Tuesday, June 27, 2006

Fighting generalizations with science and truth

There is a big difference between someone who has schizophrenia, is in treatment, and is doing well vs. someone like William Bruce.

For too long, it seems the only choice in public discourse about the role of violence in schizophrenia has been to demonize EVERYONE with schizophrenia as being potentially violent, or to preach that NOBODY with schizophrenia has a greater risk of violence than anyone else. Neither is reasonable or logical.

Implying that all people are violent is simply not true and is hurtful to the majority of people with schizophrenia who are taking medication and not violent. Failing to acknowledge that under some circumstances some people with schizophrenia have an increased risk of violence is not only misleading, it can lead to dangerous situations when caregivers, police, or the mentally ill do not recognize the warning signs such as paranoid delusions.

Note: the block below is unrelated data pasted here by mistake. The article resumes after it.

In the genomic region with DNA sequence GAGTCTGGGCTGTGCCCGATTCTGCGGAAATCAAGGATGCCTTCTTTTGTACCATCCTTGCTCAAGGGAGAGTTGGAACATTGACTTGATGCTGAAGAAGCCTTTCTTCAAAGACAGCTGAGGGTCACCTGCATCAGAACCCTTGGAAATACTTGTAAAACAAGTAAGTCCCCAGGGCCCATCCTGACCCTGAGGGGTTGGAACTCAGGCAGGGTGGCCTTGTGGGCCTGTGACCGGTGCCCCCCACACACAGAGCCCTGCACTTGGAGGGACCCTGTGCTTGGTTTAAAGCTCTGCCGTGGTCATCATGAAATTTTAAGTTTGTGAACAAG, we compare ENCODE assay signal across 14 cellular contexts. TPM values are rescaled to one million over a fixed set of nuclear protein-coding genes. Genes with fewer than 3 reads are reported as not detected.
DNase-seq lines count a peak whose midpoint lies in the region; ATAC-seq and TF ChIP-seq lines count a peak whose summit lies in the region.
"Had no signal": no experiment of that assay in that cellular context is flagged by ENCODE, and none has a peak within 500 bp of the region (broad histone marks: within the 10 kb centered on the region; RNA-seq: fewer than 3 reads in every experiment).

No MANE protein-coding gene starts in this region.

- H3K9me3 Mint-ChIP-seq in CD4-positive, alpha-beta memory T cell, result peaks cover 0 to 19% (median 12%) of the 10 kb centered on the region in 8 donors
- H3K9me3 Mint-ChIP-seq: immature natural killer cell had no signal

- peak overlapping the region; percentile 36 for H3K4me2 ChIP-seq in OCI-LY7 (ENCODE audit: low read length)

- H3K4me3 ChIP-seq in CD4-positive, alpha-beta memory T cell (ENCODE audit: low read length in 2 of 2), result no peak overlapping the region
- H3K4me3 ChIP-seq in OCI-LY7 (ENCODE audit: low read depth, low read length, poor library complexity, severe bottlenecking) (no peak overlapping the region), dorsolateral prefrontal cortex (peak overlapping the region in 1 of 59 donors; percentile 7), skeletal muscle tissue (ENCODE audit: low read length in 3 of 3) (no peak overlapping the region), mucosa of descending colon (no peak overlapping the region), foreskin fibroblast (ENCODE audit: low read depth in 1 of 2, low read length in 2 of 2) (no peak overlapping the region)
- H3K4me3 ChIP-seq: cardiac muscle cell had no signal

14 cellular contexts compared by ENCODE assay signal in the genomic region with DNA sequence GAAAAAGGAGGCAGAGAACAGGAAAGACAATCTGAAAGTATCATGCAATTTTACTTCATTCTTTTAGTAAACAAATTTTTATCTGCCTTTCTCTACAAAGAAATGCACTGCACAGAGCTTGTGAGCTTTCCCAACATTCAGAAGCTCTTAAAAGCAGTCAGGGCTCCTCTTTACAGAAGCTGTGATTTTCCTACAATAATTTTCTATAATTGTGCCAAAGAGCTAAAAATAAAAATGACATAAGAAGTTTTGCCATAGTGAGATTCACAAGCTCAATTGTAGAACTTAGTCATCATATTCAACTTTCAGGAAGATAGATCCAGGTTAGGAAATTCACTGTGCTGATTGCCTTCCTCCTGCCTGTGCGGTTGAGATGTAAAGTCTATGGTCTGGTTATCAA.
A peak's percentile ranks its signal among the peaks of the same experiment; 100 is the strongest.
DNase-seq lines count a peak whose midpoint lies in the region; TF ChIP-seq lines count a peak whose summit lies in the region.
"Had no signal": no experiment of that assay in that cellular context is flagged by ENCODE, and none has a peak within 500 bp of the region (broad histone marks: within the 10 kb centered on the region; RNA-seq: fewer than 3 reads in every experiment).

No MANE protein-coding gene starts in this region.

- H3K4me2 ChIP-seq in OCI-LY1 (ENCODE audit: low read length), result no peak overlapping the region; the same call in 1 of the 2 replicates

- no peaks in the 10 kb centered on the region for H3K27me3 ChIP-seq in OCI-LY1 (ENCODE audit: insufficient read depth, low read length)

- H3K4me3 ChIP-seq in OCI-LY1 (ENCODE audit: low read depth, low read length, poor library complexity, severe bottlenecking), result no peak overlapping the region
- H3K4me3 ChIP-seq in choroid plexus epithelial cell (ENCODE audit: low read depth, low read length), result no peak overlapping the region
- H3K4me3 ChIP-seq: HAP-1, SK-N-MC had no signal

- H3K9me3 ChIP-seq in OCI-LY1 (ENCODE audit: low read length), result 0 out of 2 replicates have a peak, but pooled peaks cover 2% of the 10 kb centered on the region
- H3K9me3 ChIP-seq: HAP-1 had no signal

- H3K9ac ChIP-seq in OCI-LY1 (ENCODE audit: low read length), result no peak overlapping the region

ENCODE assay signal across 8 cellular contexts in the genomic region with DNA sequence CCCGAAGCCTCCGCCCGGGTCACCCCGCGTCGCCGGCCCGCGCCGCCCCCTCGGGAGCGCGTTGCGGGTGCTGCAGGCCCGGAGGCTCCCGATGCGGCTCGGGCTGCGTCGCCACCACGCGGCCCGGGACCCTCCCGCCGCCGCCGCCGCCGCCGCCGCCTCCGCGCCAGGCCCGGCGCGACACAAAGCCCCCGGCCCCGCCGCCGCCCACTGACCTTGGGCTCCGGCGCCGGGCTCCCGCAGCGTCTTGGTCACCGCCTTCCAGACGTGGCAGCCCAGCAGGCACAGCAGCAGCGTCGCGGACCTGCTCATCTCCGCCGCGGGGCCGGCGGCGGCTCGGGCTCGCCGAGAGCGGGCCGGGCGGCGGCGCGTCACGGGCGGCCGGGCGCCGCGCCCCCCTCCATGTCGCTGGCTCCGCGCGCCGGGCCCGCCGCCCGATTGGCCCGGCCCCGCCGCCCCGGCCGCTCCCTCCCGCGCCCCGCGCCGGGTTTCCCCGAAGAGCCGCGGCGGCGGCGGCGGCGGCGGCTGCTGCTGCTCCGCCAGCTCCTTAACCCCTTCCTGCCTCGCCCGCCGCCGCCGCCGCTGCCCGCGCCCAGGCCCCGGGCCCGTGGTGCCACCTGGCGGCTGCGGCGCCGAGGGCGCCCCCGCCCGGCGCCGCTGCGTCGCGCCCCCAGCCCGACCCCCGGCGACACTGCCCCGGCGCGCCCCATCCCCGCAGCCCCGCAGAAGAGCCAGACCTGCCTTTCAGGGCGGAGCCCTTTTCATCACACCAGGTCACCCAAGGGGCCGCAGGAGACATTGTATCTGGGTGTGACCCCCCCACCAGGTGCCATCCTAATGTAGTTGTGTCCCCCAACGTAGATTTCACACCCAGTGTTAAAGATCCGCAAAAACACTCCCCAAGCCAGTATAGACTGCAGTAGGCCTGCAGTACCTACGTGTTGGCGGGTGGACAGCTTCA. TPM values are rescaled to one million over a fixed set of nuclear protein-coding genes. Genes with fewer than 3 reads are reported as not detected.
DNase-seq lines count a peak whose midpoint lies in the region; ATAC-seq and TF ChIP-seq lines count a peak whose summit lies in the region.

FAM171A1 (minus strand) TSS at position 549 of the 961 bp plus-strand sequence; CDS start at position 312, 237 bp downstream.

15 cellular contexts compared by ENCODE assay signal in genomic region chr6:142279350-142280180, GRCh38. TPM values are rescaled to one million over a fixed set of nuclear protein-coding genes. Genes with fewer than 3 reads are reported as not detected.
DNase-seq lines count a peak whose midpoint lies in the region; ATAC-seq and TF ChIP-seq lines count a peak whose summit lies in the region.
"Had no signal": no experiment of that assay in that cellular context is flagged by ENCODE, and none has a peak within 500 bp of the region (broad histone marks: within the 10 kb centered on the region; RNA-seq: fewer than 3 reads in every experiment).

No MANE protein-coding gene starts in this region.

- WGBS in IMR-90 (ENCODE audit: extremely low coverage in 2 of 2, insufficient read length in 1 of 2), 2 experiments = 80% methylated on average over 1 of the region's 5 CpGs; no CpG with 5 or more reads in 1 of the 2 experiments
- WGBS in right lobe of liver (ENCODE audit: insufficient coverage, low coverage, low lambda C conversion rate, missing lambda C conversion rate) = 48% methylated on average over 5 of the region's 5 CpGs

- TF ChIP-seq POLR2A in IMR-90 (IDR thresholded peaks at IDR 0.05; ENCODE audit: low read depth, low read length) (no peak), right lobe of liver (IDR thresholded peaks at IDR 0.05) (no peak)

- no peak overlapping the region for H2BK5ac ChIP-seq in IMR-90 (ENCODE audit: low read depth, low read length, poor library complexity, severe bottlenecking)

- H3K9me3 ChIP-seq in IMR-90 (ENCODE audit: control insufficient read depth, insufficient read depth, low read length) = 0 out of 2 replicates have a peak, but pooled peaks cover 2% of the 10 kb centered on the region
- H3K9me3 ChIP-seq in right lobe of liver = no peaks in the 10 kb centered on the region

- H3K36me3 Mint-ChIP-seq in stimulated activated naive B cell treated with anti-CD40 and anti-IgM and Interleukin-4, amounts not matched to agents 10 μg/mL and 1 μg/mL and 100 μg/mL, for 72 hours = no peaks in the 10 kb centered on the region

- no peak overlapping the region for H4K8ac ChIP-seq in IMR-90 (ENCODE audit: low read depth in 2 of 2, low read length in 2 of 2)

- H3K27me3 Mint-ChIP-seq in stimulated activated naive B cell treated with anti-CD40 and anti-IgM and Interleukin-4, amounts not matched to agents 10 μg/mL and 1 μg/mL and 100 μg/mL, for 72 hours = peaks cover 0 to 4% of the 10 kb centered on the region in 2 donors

We are grateful that the editors at the Kennebec Journal and Morning Sentinel chose a third option – clarifying who of that larger group really needs humane intervention and helping them. Educating the general public to not paint everyone with either the broad brush of violence or the broad brush of nonviolence is the best way to not only remove stigma from the majority of people with mental illnesses, but also to avert tragedies.

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